On October 17, 1989, an earthquake measuring 7.1 on the Richter scale hit Northern California causing massive destruction of buildings, roads, bridges, and homes. Part of the San Francisco-Oakland Bay Bridge collapsed as did a section of 1-880, in Oakland, along with other transportation links. lives were lost throughout the path of the quake, and many Californians found themselves homeless or living in makeshift tents. The quake cost 62 lives -making it the most deadly California quake since the 1933 temblor which caused massive devastation to Long Beach. The cities and communities of San Francisco, Oakland, Santa Cruz, Watsonville, and others threw their emergency agencies into the fight against further damage and loss of life. The cooperation between state, local, and federal officials was exemplary. After a delegation from the State Legislature returned from a trip to Washington, D. C. to urge swift assistance from Congress and the White House, Governor George Deukmejian called the Legislature into Extraordinary Session on November 2, 1989. The Legislature has grappled with what steps to take to minimize the personal tragedies caused by the earthquake, to repair damaged public buildings and private businesses, and to enact measures which would help to prepare California for future natural disasters. This is the report of the Legislature's actions.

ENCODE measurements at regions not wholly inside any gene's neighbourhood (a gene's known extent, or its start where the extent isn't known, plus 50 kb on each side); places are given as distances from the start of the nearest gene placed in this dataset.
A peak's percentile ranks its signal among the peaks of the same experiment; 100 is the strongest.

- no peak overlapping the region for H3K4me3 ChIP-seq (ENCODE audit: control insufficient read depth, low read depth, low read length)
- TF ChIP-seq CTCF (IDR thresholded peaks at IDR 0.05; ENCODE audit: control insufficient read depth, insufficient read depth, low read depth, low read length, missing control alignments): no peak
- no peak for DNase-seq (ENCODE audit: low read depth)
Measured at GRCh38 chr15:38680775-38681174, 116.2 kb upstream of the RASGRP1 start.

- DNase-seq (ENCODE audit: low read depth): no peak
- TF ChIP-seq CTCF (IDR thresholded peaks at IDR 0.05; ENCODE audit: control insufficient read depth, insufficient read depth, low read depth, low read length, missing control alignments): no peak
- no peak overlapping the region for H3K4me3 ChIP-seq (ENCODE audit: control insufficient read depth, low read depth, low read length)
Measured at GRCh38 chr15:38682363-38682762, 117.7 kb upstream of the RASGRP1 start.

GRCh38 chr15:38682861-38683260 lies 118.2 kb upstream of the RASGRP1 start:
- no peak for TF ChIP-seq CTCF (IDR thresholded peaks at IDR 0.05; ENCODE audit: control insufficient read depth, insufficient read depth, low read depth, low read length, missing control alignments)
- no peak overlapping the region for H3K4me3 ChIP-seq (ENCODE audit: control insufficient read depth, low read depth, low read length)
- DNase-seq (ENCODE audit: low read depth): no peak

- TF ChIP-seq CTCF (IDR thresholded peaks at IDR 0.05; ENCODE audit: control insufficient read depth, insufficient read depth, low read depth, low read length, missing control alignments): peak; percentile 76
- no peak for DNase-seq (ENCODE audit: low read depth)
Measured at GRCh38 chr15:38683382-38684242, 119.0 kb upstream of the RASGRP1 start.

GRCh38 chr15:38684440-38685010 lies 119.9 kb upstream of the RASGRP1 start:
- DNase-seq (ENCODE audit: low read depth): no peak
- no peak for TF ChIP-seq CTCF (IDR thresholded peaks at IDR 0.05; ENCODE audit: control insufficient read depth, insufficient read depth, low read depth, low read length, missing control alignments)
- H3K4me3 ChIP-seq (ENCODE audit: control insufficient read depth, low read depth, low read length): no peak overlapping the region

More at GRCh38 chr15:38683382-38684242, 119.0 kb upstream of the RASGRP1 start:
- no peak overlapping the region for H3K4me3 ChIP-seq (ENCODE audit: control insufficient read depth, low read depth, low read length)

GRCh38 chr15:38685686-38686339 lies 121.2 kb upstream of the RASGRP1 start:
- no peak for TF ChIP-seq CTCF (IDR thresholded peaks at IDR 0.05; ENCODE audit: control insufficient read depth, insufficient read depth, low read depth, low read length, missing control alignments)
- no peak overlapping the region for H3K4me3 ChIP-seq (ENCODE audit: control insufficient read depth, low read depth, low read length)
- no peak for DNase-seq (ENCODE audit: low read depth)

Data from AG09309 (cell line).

California Senate, "The Northern California Earthquake" (1990). California Senate. 229.